The Hill

China Is Digging an Australia-Sized Hole for Itself

Senior Fellow
Chinese President Xi Jinping attend the second plenary meeting of the second session of the 13th National People's Congress (NPC) at the Great Hall of the People on March 8, 2019 in Beijing, China. The second session of the 13th NPC opens in Beijing on Tu
Chinese President Xi Jinping attend the second plenary meeting of the second session of the 13th National People's Congress (NPC) at the Great Hall of the People on March 8, 2019 in Beijing, China. The second session of the 13th NPC opens in Beijing on Tu

The Chinese Communist Party (CCP) does not seem to care much for the so-called “Law of Holes:” the adage that if you find yourself in one, stop digging. The live case study is the cascading economic coercive measures and barrage of insults it is leveling against Australia. Beijing’s malice is proving that the Trump and Biden administrations got it right in identifying China as the comprehensive challenge of our times.

Australia is showing that smaller allies have agency and it's no easy matter for China to permanently coerce democracies into subservience. But there is a long way to go. Australian determination to hold its ground and absorb pain is one thing — but Beijing will have others in its sights, and the test for America is to help its other allies and partners demonstrate the same resolve.

Since 2010, China has perpetrated at least 150 instances of economic coercion against countries and firms. More than half of these occurred over the past two years and most have been directed toward Australia. Why? Australia was a seemingly easy target: heavily reliant on exporting minerals, energy, and agricultural goods, with more than one third of every Australian export dollar earned in the Chinese market. This makes Australia the most China-reliant advanced economy in the world from a trading perspective.

China has imposed punitive measures against more than a dozen Australia sectors and has cost exporters billions in lost revenue. Beijing has also used a very different approach than the punishments dished out in the past against economies such as Japan, South Korea, the Philippines, Canada, and the United Kingdom.

While there was little doubt that previous measures were Chinese responses to policies taken by these countries against Beijing’s wishes, the CCP nevertheless left itself room to deny there was any link between decisions made by these countries and the coercive measures. For example, rare earths restrictions were attributed to a Chinese decision to reduce the domestic processing of rare earths for environmental reasons. Boycotts against South Korean firms were said to be initiated by angry Chinese citizens rather than the regime.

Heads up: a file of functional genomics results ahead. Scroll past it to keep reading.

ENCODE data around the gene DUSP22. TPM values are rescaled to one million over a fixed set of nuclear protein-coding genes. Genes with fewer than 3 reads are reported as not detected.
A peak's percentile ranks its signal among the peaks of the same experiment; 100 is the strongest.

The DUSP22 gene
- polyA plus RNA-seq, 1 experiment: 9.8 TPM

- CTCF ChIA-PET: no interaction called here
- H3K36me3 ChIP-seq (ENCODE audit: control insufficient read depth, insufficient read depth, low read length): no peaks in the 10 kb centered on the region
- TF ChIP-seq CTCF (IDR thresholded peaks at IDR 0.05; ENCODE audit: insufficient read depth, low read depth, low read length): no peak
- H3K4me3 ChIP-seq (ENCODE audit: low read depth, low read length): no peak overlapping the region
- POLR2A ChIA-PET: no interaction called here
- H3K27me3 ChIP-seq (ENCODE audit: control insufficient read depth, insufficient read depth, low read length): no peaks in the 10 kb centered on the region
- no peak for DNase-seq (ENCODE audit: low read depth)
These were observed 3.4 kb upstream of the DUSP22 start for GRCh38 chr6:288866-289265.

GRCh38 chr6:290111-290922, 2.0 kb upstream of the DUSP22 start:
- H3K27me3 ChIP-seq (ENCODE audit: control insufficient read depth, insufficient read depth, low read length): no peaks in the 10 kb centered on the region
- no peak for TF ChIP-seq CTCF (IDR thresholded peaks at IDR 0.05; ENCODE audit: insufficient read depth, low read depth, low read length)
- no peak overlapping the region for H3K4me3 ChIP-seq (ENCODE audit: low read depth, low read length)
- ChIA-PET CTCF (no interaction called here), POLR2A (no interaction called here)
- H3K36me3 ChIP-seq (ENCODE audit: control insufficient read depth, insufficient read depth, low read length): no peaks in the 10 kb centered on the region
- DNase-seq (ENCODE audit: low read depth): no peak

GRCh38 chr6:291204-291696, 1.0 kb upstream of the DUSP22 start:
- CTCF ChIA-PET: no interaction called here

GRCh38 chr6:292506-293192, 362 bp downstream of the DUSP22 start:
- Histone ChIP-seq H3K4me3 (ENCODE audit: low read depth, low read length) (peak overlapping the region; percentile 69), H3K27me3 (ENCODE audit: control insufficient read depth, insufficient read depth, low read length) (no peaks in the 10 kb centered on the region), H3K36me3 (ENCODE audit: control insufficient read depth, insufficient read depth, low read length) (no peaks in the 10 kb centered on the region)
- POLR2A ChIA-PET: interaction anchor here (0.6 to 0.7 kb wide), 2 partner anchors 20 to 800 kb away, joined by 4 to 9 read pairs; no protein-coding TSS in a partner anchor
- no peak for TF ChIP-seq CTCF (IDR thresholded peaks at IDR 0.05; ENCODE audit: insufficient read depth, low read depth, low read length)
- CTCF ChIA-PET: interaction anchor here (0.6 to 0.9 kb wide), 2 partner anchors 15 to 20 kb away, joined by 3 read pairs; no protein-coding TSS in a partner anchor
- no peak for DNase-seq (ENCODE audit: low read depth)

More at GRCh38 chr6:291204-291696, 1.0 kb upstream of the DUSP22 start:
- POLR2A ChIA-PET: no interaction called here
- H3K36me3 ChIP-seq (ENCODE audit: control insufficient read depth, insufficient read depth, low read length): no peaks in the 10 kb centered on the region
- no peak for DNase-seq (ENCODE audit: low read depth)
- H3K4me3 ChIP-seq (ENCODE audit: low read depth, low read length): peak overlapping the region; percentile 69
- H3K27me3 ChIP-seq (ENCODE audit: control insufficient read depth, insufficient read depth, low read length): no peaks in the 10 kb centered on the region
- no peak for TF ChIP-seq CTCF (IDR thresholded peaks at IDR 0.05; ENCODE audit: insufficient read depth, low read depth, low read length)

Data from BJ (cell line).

This artifice allowed Beijing some degree of deniability — even if it was hardly plausible — and decreased the chances of a country attaining a favorable determination against China through World Trade Organization dispute mechanisms. The allegedly non-governmental basis for punishment also meant additional arbitrary measures could be added on, thereby creating a sense of heightened apprehension in that targeted country.

Perversely, the difficulty that this created in proving that the punishments were state-based, illegitimate economic coercion allowed pro-Chinese lobby groups in the targeted countries to blame their own government for mismanaging the relationship with Beijing. It also became more difficult for other countries to condemn Beijing’s actions in the absence of an official verdict of illegal behavior. This only encouraged other countries to stay out of the fray lest they suffer the same treatment.

With the recent moves against Australia, Beijing changed the playbook. Many economic punishments were threatened by senior Chinese officials prior to implementation. The Chinese Embassy in Canberra even made the extraordinary decision last November to release a dossier of “Fourteen Grievances” against Canberra as a justification for these punitive measures, including predictable complaints about Australia’s criticism of Chinese actions in the South China Sea and Taiwan.

Yet most of the grievances concerned domestic Australian policies and legislation such as local foreign investment decisions and banning Huawei from the 5G rollout. This confirmed that the CCP was taking revenge on Australia for refusing to give China the right to shape or veto Australia’s domestic policy, and gainsaid the misapprehension that repairing the relationship with China only required Australia to allow China the strategic space in do what it wanted within its immediate periphery.

Beijing now finds itself in a bind.

An important element of its grand strategy is to dilute the strength of American alliances by compelling small and anxious states to accept a more accommodating stance towards China. The true menace of the Communist Party has been revealed to the world and hardened the resolve of the Australian politicians, business and social elites, and citizens to resist Beijing’s terms, meaning the Australian political and psychological preparedness to absorb pain and disruption has increased. This is the opposite of what Chinese coercion is supposed to achieve.

One can take heart that Chinese attempts to groom — or else tame — Australia has failed, but Beijing is hoping the pain heaped on the country will weaken the will of other American allies and partners to show that same courage.

It is why America needs to not only stand by Australia but show it will do the same for others if they find themselves in a similar predicament. Doing that will ensure that the more Beijing lashes out, the deeper the hole it is digging for itself.

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